the frame) or a change in your Rx from your OD. In most cases, switching to
    a different lens material qualifies for a free remake. The guarantee to
    switch you to bifocals is from Varilux, not your OD.

    I realize that fitting height is confusing to a newbie. But just try and
    move your frame up or down just a bit to see if your overall vision
    improves. If it does, that means the original fitting height is not correct.
    This can sometimes be corrected by a frame adjustment so that the frame sits
    higher or lower on your face. The thing that is important for fitting height
    is to achieve an overall good balance of distance, intermediate, and reading
    vision.

    The reading area will always be at the bottom. If you have a short frame,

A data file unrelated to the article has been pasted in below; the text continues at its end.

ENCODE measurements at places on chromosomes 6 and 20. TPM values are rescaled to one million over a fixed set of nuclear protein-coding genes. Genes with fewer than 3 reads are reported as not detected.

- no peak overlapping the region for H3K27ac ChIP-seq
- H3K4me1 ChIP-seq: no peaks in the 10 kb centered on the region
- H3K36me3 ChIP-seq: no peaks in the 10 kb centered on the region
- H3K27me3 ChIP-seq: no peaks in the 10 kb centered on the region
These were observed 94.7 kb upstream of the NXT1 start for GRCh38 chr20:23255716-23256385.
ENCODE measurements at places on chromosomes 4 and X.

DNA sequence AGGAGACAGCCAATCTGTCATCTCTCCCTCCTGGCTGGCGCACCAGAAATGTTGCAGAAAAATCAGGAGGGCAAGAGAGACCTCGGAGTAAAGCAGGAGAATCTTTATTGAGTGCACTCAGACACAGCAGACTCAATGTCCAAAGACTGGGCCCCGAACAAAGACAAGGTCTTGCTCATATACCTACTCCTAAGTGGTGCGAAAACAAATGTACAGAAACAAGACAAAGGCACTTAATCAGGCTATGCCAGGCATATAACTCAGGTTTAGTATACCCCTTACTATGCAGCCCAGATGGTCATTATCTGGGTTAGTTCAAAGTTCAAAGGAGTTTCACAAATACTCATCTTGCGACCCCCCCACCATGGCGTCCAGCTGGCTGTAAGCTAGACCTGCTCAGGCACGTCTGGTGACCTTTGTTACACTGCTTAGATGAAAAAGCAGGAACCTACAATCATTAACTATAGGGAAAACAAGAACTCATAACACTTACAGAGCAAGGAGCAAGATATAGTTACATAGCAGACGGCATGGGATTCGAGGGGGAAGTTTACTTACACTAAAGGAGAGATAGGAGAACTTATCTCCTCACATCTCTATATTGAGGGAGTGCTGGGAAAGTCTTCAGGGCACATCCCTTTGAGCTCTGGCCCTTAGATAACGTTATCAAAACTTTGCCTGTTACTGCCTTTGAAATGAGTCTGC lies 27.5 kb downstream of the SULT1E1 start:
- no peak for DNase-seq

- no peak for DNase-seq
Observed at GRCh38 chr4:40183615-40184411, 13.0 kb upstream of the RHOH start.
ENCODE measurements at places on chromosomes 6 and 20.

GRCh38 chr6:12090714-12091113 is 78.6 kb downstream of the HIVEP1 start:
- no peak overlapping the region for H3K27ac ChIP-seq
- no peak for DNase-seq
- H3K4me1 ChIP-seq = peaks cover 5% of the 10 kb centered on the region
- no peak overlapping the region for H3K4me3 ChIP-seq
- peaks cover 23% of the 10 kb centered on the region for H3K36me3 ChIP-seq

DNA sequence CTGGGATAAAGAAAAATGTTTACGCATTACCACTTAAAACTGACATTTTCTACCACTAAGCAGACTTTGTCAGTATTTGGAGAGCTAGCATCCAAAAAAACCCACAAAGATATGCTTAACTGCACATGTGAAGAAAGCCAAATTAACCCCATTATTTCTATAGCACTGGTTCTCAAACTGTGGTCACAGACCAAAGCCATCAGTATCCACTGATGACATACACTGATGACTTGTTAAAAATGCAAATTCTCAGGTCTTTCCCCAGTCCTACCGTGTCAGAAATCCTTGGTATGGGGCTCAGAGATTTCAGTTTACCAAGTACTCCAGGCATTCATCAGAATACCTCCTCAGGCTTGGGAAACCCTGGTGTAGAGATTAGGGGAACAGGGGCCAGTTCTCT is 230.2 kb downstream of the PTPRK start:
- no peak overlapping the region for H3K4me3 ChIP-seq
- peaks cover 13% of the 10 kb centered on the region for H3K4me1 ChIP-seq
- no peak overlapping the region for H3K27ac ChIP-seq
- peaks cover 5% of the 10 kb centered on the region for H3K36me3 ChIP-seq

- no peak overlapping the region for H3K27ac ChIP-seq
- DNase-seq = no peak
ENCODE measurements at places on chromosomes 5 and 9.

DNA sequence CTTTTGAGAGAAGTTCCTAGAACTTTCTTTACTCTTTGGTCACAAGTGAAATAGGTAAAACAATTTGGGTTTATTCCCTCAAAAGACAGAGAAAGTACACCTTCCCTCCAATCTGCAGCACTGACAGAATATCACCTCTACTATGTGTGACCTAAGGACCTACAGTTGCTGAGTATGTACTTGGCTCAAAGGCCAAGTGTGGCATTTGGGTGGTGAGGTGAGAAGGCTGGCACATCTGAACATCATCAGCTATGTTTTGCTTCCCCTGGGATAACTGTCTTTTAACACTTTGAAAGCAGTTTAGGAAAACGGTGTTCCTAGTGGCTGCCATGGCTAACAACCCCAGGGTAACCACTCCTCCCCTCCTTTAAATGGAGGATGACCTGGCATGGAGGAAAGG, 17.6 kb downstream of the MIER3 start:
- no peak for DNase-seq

then your reading area will be smaller and you will be reading very near the
    bottom edge of the frame. Fashion (a short frame) has its penalties when it
    comes to good vision. If you want a taller reading area (and maybe a bit
    wider) get a taller frame. The reading area is like the bottom of a hour
    glass, slightly wider at the bottom. The actual lens is round and about 75mm
    in diameter, before it is cut to your frame.
     
    Mark A, May 20, 2008
    #19
  20. Odysseus

    Odysseus Guest

    I'm not sure about the sentence, "It is more likely to help with a
    reading area is a net plus power (sphere plus cylinder)." My reading is
    a +2 with 95 cyl.
    I find the swim most noticeable in the medium distance area of the lens.
    I didn't pay extra for polycarbonate -- there was basically one fee for
    the Varilux Physio 360.
    I understand that the reading area will be at the bottom. My frames are
    of the more rectangular type, but they're not super narrow as I was
    aware that they would compromise the near and medium distance somewhat.

    Thanks for all your terrific help!
     
    Odysseus, May 20, 2008
    #20